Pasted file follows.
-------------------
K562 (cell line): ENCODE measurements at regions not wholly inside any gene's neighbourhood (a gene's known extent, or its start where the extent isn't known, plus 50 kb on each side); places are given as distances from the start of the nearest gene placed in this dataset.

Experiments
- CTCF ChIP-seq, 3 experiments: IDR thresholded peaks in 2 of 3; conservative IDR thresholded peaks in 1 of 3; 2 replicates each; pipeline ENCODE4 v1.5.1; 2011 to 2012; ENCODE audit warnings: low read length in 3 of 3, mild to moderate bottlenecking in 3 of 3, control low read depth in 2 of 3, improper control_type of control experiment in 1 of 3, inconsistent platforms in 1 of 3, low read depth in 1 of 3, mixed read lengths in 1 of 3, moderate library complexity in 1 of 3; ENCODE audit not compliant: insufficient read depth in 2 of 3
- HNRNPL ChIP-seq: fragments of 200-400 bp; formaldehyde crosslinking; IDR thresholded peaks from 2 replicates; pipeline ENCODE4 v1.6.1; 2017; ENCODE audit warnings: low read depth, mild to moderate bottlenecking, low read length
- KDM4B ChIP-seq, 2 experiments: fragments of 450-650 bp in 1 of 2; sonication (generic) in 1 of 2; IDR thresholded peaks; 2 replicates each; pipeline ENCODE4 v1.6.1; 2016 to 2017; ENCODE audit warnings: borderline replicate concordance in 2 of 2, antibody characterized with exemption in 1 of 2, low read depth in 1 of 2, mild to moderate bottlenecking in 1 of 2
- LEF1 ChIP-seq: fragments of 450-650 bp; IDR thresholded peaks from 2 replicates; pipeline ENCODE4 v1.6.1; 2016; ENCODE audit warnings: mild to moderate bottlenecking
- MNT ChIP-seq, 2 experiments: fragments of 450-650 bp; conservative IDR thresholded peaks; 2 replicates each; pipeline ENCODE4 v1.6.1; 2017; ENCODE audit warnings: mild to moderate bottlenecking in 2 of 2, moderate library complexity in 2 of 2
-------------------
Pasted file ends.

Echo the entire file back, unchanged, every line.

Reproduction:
K562 (cell line): ENCODE measurements at regions not wholly inside any gene's neighbourhood (a gene's known extent, or its start where the extent isn't known, plus 50 kb on each side); places are given as distances from the start of the nearest gene placed in this dataset.

Experiments
- CTCF ChIP-seq, 3 experiments: IDR thresholded peaks in 2 of 3; conservative IDR thresholded peaks in 1 of 3; 2 replicates each; pipeline ENCODE4 v1.5.1; 2011 to 2012; ENCODE audit warnings: low read length in 3 of 3, mild to moderate bottlenecking in 3 of 3, control low read depth in 2 of 3, improper control_type of control experiment in 1 of 3, inconsistent platforms in 1 of 3, low read depth in 1 of 3, mixed read lengths in 1 of 3, moderate library complexity in 1 of 3; ENCODE audit not compliant: insufficient read depth in 2 of 3
- HNRNPL ChIP-seq: fragments of 200-400 bp; formaldehyde crosslinking; IDR thresholded peaks from 2 replicates; pipeline ENCODE4 v1.6.1; 2017; ENCODE audit warnings: low read depth, mild to moderate bottlenecking, low read length
- KDM4B ChIP-seq, 2 experiments: fragments of 450-650 bp in 1 of 2; sonication (generic) in 1 of 2; IDR thresholded peaks; 2 replicates each; pipeline ENCODE4 v1.6.1; 2016 to 2017; ENCODE audit warnings: borderline replicate concordance in 2 of 2, antibody characterized with exemption in 1 of 2, low read depth in 1 of 2, mild to moderate bottlenecking in 1 of 2
- LEF1 ChIP-seq: fragments of 450-650 bp; IDR thresholded peaks from 2 replicates; pipeline ENCODE4 v1.6.1; 2016; ENCODE audit warnings: mild to moderate bottlenecking
- MNT ChIP-seq, 2 experiments: fragments of 450-650 bp; conservative IDR thresholded peaks; 2 replicates each; pipeline ENCODE4 v1.6.1; 2017; ENCODE audit warnings: mild to moderate bottlenecking in 2 of 2, moderate library complexity in 2 of 2